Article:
Camp notes for Macklin
Middleweight title challenger Matthew Macklin has promised a beatdown of hard-hitting, WBA 160-pound beltholder Gennady Golovkin when they clash on June 29 in an HBO-televised matchup in Mashantucket, Conn.
Macklin (29-4, 20 knockouts), whose 31sth birthday was on May 14, will be trying to end a streak of 13 consecutive stoppage wins by Golovkin (26-0, 23 KOs), who turned 31 in April.
Macklin, of Birmingham, West Midlands, in the United Kingdom, was last in the ring for September’s first-round stoppage of ex-titleholder Joachim Alcine that helped him to rebound from consecutive setbacks against RING champion Sergio Martinez and Felix Sturm.
The Kazakhstan-born Golovkin is coming off a third-round knockout in March over Nobuhiro Ishida, who was stopped for the first time in his career. The win over Ishida followed Golovkin’s bloody, seventh-round stoppage of Gabriel Rosado at New York’s Madison Square Garden in January.
Macklin has been preparing at his brand new state-of-the-art facility, Macklin’s Gym Marbella (MGM) in Marbella, Spain. Along with trainer, Buddy McGirt, Macklin left his camp in Spain this past Sunday for New York City, where he will complete the remainder of his preparation.
Below are camp notes from Macklin, which were taken from an HBO press release that was sent to boxing media on Tuesday:
Matthew Macklin’s training camp notes: “I have had an excellent camp so far here in Spain, and I am looking forward to coming over to NYC to join Buddy and get acclimated to the time difference. It is great having my own gym when I am preparing for a fight, but I also cherish the fact that the facility is home to a number of world-class athletes from all types of sports, as well as for the local kids here to come in and learn the sport of boxing.
“We start our day with an early morning run. I divide my running sessions up between hill runs, through the beautiful mountains, and sprints. After my run, I go home and have a good breakfast and relax until the afternoon. In the afternoon, I head to the gym for my main session of the day.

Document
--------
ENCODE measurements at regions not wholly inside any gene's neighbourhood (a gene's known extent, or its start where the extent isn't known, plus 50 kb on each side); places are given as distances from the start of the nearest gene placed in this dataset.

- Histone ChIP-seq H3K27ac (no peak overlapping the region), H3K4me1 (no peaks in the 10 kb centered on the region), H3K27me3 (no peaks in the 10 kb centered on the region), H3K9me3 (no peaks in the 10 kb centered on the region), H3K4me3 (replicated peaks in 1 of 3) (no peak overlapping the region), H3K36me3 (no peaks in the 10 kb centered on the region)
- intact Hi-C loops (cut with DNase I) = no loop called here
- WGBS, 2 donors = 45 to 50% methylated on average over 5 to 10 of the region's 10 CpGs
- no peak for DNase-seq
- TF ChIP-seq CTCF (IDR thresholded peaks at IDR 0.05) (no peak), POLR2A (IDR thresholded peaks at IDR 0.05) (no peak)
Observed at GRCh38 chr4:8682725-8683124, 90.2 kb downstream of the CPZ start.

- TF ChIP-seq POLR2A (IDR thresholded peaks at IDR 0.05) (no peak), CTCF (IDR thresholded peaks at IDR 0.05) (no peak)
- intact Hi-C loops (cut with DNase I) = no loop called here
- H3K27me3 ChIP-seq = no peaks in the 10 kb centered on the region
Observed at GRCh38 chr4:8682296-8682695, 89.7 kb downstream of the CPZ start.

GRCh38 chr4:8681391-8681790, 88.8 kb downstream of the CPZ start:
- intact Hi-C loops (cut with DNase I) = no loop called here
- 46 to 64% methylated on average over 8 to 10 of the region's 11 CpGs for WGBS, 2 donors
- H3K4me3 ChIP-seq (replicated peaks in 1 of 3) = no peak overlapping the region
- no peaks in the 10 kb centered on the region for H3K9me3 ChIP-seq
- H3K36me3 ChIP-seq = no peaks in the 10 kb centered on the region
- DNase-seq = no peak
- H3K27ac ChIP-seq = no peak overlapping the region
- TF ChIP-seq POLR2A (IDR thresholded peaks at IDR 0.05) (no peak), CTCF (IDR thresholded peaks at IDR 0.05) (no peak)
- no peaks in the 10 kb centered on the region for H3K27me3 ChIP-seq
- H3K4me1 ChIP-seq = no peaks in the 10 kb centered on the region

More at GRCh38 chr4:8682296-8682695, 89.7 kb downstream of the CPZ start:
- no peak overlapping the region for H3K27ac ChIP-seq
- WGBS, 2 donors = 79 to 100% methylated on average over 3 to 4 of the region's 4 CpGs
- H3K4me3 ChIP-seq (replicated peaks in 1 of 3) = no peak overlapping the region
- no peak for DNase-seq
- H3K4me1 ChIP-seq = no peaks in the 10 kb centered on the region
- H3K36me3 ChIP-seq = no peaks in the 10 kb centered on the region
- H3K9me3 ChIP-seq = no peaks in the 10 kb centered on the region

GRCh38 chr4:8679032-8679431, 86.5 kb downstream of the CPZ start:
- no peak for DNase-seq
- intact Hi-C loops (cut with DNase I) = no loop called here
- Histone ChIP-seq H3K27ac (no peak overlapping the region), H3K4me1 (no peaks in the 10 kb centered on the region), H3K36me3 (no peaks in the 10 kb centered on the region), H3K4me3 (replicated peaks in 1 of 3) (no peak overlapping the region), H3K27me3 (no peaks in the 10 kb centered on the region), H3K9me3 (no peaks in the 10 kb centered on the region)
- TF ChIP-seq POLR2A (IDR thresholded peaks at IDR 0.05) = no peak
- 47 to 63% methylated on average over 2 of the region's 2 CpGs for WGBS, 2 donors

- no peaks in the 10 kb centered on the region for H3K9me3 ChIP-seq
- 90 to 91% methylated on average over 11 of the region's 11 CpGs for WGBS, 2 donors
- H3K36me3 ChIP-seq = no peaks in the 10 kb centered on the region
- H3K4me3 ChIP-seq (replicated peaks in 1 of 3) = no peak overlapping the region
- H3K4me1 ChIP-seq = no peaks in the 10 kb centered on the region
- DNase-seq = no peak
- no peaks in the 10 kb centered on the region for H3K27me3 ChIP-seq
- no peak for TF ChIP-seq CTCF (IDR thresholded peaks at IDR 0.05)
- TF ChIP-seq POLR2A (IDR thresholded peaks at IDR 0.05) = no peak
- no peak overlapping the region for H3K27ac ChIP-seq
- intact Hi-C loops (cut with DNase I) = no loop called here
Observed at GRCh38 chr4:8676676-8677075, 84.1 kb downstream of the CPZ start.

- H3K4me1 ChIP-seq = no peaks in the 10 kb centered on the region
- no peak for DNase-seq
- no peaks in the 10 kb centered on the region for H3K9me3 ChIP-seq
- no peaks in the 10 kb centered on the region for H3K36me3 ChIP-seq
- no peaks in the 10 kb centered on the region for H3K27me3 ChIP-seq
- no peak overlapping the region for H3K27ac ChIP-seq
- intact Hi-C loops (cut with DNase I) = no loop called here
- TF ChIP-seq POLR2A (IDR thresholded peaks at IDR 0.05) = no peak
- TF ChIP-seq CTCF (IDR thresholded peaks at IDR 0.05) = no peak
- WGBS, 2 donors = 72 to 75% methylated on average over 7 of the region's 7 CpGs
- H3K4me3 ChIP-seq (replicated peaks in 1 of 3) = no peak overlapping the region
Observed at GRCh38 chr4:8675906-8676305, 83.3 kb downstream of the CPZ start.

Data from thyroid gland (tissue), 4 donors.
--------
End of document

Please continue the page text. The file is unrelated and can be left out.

“I switch things around to keep things fresh. Depending on the day, the main focus of the session will either be pad work or sparring. On alternate days, I’ll go back to the gym in the evening and work with my strength and conditioning coach. At night, I will either watch a movie to relax, or go for a long walk around the beautiful harbor in Marbella.
“I have been a pro since 2001, but I am always learning and trying new things in training. There is no substitute for experience and through that, you find out what works for you and what doesn’t. It is important to listen to your body and not be afraid to adapt your training routine based on what your body is telling you.
“I am very excited about this fight, because Golovkin is there to be hit. With someone like Sergio Martinez, because of his style and movement, it can be very hard to land cleanly on him and get your combinations off, and that is frustrating. With Golovkin, obviously he is very dangerous, but he is right there in front of you.
“Everyone talks about his power, and believe me, I am well aware of it. But just like I am going to have to deal with his, he is going to have to deal with mine. I’ve always had a lot of confidence in my own ability. I think the nature of my career and the ups and downs that I’ve had to get to this point have made me a very mentally strong person.
“To become world champion and finally lift that world title belt is a goal that has driven me since the first day I put on a pair of boxing gloves. I’ve won everything else in terms of Irish, British and European titles and I should have had the world title after I got ripped off in the Sturm fight.
“Each setback though has just made me more determined to become world champion, so that’s really the driving force behind me at this point in my career. As much as I am looking forward to June 29, the fans are the real winners in this fight. This is a real old fashioned, middleweight ‘fight,’ and a throwback to the great middleweight heyday of the 40s’ and 50s where the best fought the best.
“I don’t think there are going to be too many tactical surprises in there from either of us. You have two, physically strong punchers who love to come forward, so it’s no surprise that people are predicting a real war. Gennady’s a great fighter and he will go on to achieve a lot in this sport, but every great fighter hits a bump in the road at some point, and for Gennady, that will come on June 29.”
Photo by Naoki Fukuda
Lem Satterfield can be reached at [email protected]